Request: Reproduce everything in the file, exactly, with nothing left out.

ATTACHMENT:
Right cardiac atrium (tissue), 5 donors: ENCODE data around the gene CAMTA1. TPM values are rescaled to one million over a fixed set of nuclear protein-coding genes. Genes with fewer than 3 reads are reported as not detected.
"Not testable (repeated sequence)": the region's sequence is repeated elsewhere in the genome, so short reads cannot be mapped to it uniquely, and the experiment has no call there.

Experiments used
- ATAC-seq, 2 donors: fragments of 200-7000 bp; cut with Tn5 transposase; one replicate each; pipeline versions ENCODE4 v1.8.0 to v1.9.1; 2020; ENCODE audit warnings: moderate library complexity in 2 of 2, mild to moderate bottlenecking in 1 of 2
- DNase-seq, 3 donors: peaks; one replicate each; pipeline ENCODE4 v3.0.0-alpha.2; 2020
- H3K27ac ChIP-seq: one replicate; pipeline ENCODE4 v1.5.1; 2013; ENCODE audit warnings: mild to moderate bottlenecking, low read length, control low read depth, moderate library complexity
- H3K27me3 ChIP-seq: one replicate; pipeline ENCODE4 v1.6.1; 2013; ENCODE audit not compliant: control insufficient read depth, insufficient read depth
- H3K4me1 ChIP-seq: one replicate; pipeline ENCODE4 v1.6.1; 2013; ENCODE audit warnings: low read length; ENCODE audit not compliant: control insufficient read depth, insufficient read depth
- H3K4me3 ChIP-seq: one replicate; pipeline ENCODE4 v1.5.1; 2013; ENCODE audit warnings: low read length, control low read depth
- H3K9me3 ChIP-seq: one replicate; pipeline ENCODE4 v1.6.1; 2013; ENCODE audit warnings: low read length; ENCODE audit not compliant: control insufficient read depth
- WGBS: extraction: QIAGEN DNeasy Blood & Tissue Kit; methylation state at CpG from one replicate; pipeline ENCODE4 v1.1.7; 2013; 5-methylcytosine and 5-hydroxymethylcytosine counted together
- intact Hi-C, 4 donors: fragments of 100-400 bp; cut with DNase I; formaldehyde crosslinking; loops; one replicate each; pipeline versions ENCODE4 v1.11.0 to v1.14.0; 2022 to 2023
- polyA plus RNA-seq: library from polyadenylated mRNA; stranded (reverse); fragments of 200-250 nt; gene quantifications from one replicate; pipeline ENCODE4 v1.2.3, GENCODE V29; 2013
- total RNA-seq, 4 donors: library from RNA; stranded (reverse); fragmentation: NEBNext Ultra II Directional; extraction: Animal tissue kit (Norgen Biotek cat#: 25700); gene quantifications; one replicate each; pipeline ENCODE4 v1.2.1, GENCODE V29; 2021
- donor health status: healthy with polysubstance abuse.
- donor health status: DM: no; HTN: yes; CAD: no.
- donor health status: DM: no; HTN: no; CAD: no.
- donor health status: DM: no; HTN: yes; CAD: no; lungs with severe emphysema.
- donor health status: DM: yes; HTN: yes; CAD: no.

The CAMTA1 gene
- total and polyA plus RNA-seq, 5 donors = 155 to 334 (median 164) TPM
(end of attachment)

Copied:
Right cardiac atrium (tissue), 5 donors: ENCODE data around the gene CAMTA1. TPM values are rescaled to one million over a fixed set of nuclear protein-coding genes. Genes with fewer than 3 reads are reported as not detected.
"Not testable (repeated sequence)": the region's sequence is repeated elsewhere in the genome, so short reads cannot be mapped to it uniquely, and the experiment has no call there.

Experiments used
- ATAC-seq, 2 donors: fragments of 200-7000 bp; cut with Tn5 transposase; one replicate each; pipeline versions ENCODE4 v1.8.0 to v1.9.1; 2020; ENCODE audit warnings: moderate library complexity in 2 of 2, mild to moderate bottlenecking in 1 of 2
- DNase-seq, 3 donors: peaks; one replicate each; pipeline ENCODE4 v3.0.0-alpha.2; 2020
- H3K27ac ChIP-seq: one replicate; pipeline ENCODE4 v1.5.1; 2013; ENCODE audit warnings: mild to moderate bottlenecking, low read length, control low read depth, moderate library complexity
- H3K27me3 ChIP-seq: one replicate; pipeline ENCODE4 v1.6.1; 2013; ENCODE audit not compliant: control insufficient read depth, insufficient read depth
- H3K4me1 ChIP-seq: one replicate; pipeline ENCODE4 v1.6.1; 2013; ENCODE audit warnings: low read length; ENCODE audit not compliant: control insufficient read depth, insufficient read depth
- H3K4me3 ChIP-seq: one replicate; pipeline ENCODE4 v1.5.1; 2013; ENCODE audit warnings: low read length, control low read depth
- H3K9me3 ChIP-seq: one replicate; pipeline ENCODE4 v1.6.1; 2013; ENCODE audit warnings: low read length; ENCODE audit not compliant: control insufficient read depth
- WGBS: extraction: QIAGEN DNeasy Blood & Tissue Kit; methylation state at CpG from one replicate; pipeline ENCODE4 v1.1.7; 2013; 5-methylcytosine and 5-hydroxymethylcytosine counted together
- intact Hi-C, 4 donors: fragments of 100-400 bp; cut with DNase I; formaldehyde crosslinking; loops; one replicate each; pipeline versions ENCODE4 v1.11.0 to v1.14.0; 2022 to 2023
- polyA plus RNA-seq: library from polyadenylated mRNA; stranded (reverse); fragments of 200-250 nt; gene quantifications from one replicate; pipeline ENCODE4 v1.2.3, GENCODE V29; 2013
- total RNA-seq, 4 donors: library from RNA; stranded (reverse); fragmentation: NEBNext Ultra II Directional; extraction: Animal tissue kit (Norgen Biotek cat#: 25700); gene quantifications; one replicate each; pipeline ENCODE4 v1.2.1, GENCODE V29; 2021
- donor health status: healthy with polysubstance abuse.
- donor health status: DM: no; HTN: yes; CAD: no.
- donor health status: DM: no; HTN: no; CAD: no.
- donor health status: DM: no; HTN: yes; CAD: no; lungs with severe emphysema.
- donor health status: DM: yes; HTN: yes; CAD: no.

The CAMTA1 gene
- total and polyA plus RNA-seq, 5 donors = 155 to 334 (median 164) TPM